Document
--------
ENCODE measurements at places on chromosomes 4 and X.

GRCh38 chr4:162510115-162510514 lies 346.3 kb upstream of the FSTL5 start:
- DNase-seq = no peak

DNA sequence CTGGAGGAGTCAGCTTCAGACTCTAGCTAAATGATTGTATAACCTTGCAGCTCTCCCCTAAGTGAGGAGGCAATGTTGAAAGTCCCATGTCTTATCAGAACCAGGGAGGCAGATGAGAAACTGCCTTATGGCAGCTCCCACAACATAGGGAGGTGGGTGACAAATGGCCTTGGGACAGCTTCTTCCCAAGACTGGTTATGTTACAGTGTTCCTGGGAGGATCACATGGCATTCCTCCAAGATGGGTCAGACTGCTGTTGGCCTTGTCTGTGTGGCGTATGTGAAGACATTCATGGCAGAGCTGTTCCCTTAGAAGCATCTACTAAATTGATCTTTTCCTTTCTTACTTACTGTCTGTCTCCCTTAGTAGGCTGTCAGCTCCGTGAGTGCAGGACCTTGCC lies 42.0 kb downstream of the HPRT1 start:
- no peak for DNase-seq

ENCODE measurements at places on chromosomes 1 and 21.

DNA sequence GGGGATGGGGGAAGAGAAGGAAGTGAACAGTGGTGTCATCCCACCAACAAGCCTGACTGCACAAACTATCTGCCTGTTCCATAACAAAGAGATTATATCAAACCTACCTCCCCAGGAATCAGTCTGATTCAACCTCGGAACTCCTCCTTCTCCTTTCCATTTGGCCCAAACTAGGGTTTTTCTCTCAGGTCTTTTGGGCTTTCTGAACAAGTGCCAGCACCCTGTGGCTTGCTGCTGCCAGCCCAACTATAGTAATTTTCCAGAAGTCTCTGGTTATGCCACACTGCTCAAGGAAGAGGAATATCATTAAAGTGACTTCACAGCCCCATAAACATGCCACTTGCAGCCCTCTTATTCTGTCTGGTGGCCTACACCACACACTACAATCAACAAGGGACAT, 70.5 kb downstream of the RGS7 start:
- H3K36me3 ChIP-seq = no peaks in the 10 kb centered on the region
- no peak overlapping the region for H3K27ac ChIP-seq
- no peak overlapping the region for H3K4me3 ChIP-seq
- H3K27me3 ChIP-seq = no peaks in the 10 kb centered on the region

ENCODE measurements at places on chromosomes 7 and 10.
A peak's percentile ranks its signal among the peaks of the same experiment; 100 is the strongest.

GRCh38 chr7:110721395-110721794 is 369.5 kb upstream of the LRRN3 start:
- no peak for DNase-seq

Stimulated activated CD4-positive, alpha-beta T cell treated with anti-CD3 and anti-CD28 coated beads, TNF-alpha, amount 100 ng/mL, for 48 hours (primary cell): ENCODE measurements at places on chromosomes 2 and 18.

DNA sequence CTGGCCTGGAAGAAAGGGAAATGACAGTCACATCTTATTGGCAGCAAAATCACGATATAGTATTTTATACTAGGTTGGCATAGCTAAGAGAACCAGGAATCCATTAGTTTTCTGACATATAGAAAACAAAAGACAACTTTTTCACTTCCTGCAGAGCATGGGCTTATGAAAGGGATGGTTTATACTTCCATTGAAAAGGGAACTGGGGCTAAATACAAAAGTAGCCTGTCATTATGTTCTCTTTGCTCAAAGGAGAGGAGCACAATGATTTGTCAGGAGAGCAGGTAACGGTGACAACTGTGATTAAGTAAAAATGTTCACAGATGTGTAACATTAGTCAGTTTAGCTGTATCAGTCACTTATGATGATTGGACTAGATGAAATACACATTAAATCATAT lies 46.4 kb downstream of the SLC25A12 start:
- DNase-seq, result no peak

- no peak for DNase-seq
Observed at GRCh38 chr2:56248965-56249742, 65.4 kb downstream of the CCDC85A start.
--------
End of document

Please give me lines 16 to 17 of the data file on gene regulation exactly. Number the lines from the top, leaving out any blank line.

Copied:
Stimulated activated CD4-positive, alpha-beta T cell treated with anti-CD3 and anti-CD28 coated beads, TNF-alpha, amount 100 ng/mL, for 48 hours (primary cell): ENCODE measurements at places on chromosomes 2 and 18.

DNA sequence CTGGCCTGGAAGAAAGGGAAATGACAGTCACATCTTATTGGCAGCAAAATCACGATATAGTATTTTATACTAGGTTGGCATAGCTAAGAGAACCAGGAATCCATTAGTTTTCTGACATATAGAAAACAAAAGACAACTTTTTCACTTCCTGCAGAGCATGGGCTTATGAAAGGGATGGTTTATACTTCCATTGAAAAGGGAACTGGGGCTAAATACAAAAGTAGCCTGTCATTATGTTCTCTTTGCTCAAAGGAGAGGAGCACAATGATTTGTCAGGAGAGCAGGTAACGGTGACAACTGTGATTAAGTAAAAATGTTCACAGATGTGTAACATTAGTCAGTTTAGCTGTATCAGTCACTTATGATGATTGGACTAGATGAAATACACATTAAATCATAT lies 46.4 kb downstream of the SLC25A12 start: